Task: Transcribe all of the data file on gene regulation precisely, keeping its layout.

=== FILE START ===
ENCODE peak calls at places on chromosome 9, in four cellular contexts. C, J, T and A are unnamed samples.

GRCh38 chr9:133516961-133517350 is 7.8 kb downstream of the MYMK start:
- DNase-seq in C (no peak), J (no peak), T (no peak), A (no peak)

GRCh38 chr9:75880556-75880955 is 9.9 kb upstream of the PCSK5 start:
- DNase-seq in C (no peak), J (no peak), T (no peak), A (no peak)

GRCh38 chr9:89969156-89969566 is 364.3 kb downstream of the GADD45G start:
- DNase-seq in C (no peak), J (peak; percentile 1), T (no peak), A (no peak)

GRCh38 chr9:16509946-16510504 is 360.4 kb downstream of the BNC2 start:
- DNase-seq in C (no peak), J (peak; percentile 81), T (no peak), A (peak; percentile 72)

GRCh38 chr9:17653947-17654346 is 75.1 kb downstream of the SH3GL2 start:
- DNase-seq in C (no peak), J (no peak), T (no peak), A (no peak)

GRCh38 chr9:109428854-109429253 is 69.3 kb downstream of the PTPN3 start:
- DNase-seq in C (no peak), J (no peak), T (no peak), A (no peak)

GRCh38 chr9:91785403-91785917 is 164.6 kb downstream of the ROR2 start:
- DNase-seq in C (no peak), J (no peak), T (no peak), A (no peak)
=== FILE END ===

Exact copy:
ENCODE peak calls at places on chromosome 9, in four cellular contexts. C, J, T and A are unnamed samples.

GRCh38 chr9:133516961-133517350 is 7.8 kb downstream of the MYMK start:
- DNase-seq in C (no peak), J (no peak), T (no peak), A (no peak)

GRCh38 chr9:75880556-75880955 is 9.9 kb upstream of the PCSK5 start:
- DNase-seq in C (no peak), J (no peak), T (no peak), A (no peak)

GRCh38 chr9:89969156-89969566 is 364.3 kb downstream of the GADD45G start:
- DNase-seq in C (no peak), J (peak; percentile 1), T (no peak), A (no peak)

GRCh38 chr9:16509946-16510504 is 360.4 kb downstream of the BNC2 start:
- DNase-seq in C (no peak), J (peak; percentile 81), T (no peak), A (peak; percentile 72)

GRCh38 chr9:17653947-17654346 is 75.1 kb downstream of the SH3GL2 start:
- DNase-seq in C (no peak), J (no peak), T (no peak), A (no peak)

GRCh38 chr9:109428854-109429253 is 69.3 kb downstream of the PTPN3 start:
- DNase-seq in C (no peak), J (no peak), T (no peak), A (no peak)

GRCh38 chr9:91785403-91785917 is 164.6 kb downstream of the ROR2 start:
- DNase-seq in C (no peak), J (no peak), T (no peak), A (no peak)